Step two is to create alternate versions of your images for clients that do support image swap. Why not start with this? Because some email clients support Dark Mode, while others don’t, so we can’t assume we’ll be able to switch out the images in every email. But, when we can, we should!
Here’s an example of what this would look like in practice:
First, let’s look at the Light Mode version of the image. This is the original that we’ll use in every instance where Light Mode is specified.
Light Mode version:
Next, the Dark Mode version of the image where image swap is NOT supported. This is what we’ll use when we can’t control what’s going on in Dark Mode. (Note: we went with the approach of adding circles behind the icons!)
Dark Mode where image swap is not supported:
And finally, here’s the Dark Mode version of the image where image swap IS supported. This is what we’ll use when we can control what’s going on in Dark Mode. Note the lighter icons on the dark background!
Dark Mode where image swap is supported:
This iterative approach to image optimization ensures that every possibility is accounted for, while not trying to make things happen in email clients where it cannot be accomplished. It’s all about being flexible!
Challenge #2: Color contrasts (or lack thereof)
The second challenge we see in coding emails for Dark Mode is color contrasts… or a lack thereof. Dark Mode changes how your emails display the beautiful colors you’ve painstakingly selected, and the way that those colors change can vary by client. Text can become hard to read, buttons disappear, or spacing go haywire. Yikes!
The fix: design your emails so that even when a client won’t allow you to style colors in Dark Mode, the email still works. It’s a more efficient use of time than trying to account for every possibility.
Let’s look at an example of good contrast
Dark Mode colors when we can style Dark Mode:
Here’s that same email, for clients where we can’t style Dark Mode.
Dark Mode colors when we can’t style Dark Mode:
This second image isn’t very “dark”, but the contrast is maintained and everything is still easy to read. This is what we’re looking for in good Dark Mode email design—something that works even when the client isn’t ideal.
To further drive the point home, let’s look at an example of less good contrast.
Let’s look at an example of bad contrast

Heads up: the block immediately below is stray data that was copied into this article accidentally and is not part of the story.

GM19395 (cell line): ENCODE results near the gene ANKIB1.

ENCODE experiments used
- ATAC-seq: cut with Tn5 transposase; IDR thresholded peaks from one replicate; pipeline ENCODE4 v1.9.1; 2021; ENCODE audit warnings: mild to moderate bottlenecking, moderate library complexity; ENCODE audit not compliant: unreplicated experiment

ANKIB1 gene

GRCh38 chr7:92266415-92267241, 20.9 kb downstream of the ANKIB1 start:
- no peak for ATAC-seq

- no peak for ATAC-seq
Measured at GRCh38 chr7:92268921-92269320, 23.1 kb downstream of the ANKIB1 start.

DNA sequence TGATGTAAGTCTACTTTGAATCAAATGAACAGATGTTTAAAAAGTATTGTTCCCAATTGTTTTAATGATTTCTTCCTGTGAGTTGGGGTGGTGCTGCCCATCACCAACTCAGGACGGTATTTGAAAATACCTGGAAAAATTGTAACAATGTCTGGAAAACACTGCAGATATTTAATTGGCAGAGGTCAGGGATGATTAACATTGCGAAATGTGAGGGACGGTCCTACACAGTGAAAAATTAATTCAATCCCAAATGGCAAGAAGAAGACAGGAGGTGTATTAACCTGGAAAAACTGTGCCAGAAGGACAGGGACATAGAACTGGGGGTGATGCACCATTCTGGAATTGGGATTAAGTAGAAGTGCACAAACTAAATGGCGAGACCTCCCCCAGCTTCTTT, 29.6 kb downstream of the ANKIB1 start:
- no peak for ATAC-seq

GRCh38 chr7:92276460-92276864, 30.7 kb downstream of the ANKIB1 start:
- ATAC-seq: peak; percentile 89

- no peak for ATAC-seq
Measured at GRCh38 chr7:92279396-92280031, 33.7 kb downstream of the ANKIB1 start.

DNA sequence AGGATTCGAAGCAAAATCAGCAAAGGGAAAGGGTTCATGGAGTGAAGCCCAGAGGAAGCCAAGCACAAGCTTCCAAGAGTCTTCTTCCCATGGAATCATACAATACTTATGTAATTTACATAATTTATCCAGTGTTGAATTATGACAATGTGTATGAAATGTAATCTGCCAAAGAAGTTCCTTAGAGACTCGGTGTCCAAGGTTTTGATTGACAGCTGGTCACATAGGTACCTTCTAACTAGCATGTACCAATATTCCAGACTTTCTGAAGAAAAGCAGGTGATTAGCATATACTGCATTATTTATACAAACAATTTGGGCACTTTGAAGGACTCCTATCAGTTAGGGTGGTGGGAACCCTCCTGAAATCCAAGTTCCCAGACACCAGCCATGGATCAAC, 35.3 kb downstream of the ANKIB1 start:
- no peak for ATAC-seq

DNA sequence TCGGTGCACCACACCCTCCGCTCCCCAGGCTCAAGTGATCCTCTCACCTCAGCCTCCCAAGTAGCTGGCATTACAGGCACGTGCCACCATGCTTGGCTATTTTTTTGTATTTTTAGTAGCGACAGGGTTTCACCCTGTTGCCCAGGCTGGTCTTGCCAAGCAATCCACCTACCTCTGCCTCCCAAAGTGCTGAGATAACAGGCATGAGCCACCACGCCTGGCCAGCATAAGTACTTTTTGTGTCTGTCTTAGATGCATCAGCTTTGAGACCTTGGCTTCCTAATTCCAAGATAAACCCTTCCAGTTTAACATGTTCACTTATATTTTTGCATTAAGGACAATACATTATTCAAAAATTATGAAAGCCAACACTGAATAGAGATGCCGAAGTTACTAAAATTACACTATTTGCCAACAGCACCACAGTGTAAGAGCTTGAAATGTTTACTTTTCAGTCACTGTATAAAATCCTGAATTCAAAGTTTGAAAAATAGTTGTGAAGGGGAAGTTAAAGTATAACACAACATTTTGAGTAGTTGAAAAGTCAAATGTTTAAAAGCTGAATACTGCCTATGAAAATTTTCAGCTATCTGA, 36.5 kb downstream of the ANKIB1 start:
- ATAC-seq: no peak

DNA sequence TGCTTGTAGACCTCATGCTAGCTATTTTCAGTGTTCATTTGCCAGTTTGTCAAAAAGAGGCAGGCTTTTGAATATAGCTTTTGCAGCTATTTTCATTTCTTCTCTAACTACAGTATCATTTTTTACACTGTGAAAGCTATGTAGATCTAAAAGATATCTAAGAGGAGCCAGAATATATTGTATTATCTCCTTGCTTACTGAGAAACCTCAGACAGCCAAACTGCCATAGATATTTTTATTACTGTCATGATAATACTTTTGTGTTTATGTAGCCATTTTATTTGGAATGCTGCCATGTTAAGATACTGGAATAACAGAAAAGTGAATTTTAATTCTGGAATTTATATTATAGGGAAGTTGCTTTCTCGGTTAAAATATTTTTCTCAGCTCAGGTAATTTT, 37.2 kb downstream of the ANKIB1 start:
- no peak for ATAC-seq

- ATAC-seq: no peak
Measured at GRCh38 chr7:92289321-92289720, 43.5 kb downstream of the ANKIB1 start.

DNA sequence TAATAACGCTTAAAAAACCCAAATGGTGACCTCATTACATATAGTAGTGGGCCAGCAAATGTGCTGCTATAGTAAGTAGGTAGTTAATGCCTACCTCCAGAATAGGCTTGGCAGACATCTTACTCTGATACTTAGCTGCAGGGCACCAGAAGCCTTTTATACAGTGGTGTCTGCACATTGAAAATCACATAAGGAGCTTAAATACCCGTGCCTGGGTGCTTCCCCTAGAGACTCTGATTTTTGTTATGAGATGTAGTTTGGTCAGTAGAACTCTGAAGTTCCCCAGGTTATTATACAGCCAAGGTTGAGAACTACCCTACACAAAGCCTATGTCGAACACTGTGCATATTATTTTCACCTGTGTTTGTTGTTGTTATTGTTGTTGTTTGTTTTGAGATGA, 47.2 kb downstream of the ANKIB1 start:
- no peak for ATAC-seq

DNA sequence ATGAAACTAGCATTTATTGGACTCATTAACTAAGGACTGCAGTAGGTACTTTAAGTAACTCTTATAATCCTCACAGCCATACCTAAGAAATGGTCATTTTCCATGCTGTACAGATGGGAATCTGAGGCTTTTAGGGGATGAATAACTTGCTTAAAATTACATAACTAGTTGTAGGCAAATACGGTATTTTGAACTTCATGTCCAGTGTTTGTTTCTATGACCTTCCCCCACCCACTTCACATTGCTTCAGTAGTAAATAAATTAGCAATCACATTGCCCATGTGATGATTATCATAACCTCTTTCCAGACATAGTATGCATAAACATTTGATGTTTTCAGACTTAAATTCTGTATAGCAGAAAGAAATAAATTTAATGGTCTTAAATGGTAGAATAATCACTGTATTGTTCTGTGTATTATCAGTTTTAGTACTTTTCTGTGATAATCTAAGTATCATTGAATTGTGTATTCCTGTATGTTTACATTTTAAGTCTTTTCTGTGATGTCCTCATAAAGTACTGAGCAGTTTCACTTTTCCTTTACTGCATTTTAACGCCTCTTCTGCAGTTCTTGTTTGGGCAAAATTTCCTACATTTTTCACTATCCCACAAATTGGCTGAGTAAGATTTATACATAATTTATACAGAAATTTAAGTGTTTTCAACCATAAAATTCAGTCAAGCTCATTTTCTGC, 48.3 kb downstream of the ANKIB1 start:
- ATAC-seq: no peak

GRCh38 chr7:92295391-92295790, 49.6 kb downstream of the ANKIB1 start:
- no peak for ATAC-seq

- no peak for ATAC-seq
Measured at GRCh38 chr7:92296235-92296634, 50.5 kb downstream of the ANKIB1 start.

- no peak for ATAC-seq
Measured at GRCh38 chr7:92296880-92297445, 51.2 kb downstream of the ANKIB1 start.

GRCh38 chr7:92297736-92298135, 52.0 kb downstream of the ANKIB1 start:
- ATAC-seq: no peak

While we won’t name any names, this is a very standard example of how not to work with Dark Mode.
Here’s the email in Light Mode, looking perfectly lovely and all the email developer dreamed it would be:
Aaaaaand here’s the email in Dark Mode.
The background color has changed, and while the body text changed color, the button didn’t make the leap very well. “Learn more” is difficult to read making the call-to-action (CTA) less actionable. This is the sort of thing we can avoid by intentionally creating versions of our emails for Dark Mode that maintain that contrast.
Pro tip: One of the best ways we’ve found to deal with Dark Mode inverting colors is to create a Builder file with our brand colors in it and then run it through Litmus to see how the different versions of Dark Mode display those colors. Like so:
Light Mode Brand Colors
Dark Mode Brand Colors inverted
Once we’ve done this, we can design with the correct inverted colors to make sure the color contrast is there.
How to conquer coding emails for Dark Mode…
Essentially, when it comes to coding emails for Dark Mode, less is more. Remember that principle of progressive enhancement, and only get fancy when you know that you can. The most basic fixes like image optimizations and color contrasts will take you a long way.
Still struggling with Dark Mode? Be sure to download out our complete Dark Mode Toolkit as well as our NEW Dark Mode Coding Experience, now available in Litmus Builder. And if that doesn’t do the trick—we’re always available at email@example.com and of course, on the bird website. Please reach out; we’d love to help!